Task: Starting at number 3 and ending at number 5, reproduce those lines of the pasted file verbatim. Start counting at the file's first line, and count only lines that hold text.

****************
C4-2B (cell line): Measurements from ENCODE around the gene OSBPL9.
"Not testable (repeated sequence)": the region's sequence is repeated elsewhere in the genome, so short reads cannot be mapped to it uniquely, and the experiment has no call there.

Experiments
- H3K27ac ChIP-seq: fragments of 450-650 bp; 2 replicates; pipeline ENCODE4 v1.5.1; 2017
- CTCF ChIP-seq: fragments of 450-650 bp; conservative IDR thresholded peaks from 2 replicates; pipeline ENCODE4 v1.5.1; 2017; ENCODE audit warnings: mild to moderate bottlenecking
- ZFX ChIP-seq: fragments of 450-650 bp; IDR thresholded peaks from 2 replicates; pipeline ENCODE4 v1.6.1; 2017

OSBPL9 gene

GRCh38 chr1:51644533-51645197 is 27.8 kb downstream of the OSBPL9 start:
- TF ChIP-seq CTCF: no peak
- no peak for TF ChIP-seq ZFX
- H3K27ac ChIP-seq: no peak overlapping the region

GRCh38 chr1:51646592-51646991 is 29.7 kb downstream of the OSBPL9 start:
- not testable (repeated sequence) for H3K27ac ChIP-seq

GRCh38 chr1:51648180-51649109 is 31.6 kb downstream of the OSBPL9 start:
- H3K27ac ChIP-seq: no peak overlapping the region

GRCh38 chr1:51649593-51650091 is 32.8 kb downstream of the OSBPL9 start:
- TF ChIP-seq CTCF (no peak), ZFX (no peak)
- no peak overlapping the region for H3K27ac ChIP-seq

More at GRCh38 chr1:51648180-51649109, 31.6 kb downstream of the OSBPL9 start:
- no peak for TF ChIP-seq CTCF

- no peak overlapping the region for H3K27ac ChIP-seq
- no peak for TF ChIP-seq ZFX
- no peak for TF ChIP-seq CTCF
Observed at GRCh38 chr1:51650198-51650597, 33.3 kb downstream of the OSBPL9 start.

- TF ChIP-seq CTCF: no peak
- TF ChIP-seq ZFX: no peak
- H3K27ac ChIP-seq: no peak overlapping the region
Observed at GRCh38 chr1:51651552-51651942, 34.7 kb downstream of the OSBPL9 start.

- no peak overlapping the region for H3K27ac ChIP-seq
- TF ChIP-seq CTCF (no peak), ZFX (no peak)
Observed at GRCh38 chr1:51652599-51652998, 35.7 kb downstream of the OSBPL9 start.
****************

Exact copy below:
Experiments
- H3K27ac ChIP-seq: fragments of 450-650 bp; 2 replicates; pipeline ENCODE4 v1.5.1; 2017
- CTCF ChIP-seq: fragments of 450-650 bp; conservative IDR thresholded peaks from 2 replicates; pipeline ENCODE4 v1.5.1; 2017; ENCODE audit warnings: mild to moderate bottlenecking